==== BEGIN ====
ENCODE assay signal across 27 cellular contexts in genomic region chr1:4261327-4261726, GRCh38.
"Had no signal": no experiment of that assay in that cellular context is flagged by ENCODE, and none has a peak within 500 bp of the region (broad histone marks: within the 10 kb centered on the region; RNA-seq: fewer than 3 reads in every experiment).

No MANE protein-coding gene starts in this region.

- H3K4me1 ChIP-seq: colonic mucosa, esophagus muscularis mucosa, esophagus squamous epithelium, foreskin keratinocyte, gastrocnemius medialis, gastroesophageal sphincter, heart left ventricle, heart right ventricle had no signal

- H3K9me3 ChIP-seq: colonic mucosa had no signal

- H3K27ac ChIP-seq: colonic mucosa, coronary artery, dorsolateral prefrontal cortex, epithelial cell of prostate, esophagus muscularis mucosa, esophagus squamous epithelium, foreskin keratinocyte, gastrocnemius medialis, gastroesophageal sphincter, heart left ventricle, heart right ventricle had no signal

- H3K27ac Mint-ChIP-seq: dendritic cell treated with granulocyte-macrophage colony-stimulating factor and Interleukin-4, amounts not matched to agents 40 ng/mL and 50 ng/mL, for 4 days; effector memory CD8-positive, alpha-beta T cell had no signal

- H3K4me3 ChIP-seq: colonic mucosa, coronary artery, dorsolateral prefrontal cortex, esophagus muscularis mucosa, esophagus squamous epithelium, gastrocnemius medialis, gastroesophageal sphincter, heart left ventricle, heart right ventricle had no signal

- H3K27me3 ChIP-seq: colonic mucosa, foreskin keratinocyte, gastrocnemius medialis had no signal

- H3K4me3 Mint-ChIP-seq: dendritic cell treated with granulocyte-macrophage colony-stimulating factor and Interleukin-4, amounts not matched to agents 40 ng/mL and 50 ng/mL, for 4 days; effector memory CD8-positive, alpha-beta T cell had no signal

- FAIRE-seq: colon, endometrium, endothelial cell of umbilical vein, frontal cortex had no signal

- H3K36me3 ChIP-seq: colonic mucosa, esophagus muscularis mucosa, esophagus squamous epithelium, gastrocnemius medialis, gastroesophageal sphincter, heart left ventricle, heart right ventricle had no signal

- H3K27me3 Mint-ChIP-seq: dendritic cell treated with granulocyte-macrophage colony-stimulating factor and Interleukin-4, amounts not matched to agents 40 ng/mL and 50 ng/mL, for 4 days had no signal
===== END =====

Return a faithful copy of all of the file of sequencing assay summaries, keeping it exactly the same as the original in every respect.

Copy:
ENCODE assay signal across 27 cellular contexts in genomic region chr1:4261327-4261726, GRCh38.
"Had no signal": no experiment of that assay in that cellular context is flagged by ENCODE, and none has a peak within 500 bp of the region (broad histone marks: within the 10 kb centered on the region; RNA-seq: fewer than 3 reads in every experiment).

No MANE protein-coding gene starts in this region.

- H3K4me1 ChIP-seq: colonic mucosa, esophagus muscularis mucosa, esophagus squamous epithelium, foreskin keratinocyte, gastrocnemius medialis, gastroesophageal sphincter, heart left ventricle, heart right ventricle had no signal

- H3K9me3 ChIP-seq: colonic mucosa had no signal

- H3K27ac ChIP-seq: colonic mucosa, coronary artery, dorsolateral prefrontal cortex, epithelial cell of prostate, esophagus muscularis mucosa, esophagus squamous epithelium, foreskin keratinocyte, gastrocnemius medialis, gastroesophageal sphincter, heart left ventricle, heart right ventricle had no signal

- H3K27ac Mint-ChIP-seq: dendritic cell treated with granulocyte-macrophage colony-stimulating factor and Interleukin-4, amounts not matched to agents 40 ng/mL and 50 ng/mL, for 4 days; effector memory CD8-positive, alpha-beta T cell had no signal

- H3K4me3 ChIP-seq: colonic mucosa, coronary artery, dorsolateral prefrontal cortex, esophagus muscularis mucosa, esophagus squamous epithelium, gastrocnemius medialis, gastroesophageal sphincter, heart left ventricle, heart right ventricle had no signal

- H3K27me3 ChIP-seq: colonic mucosa, foreskin keratinocyte, gastrocnemius medialis had no signal

- H3K4me3 Mint-ChIP-seq: dendritic cell treated with granulocyte-macrophage colony-stimulating factor and Interleukin-4, amounts not matched to agents 40 ng/mL and 50 ng/mL, for 4 days; effector memory CD8-positive, alpha-beta T cell had no signal

- FAIRE-seq: colon, endometrium, endothelial cell of umbilical vein, frontal cortex had no signal

- H3K36me3 ChIP-seq: colonic mucosa, esophagus muscularis mucosa, esophagus squamous epithelium, gastrocnemius medialis, gastroesophageal sphincter, heart left ventricle, heart right ventricle had no signal

- H3K27me3 Mint-ChIP-seq: dendritic cell treated with granulocyte-macrophage colony-stimulating factor and Interleukin-4, amounts not matched to agents 40 ng/mL and 50 ng/mL, for 4 days had no signal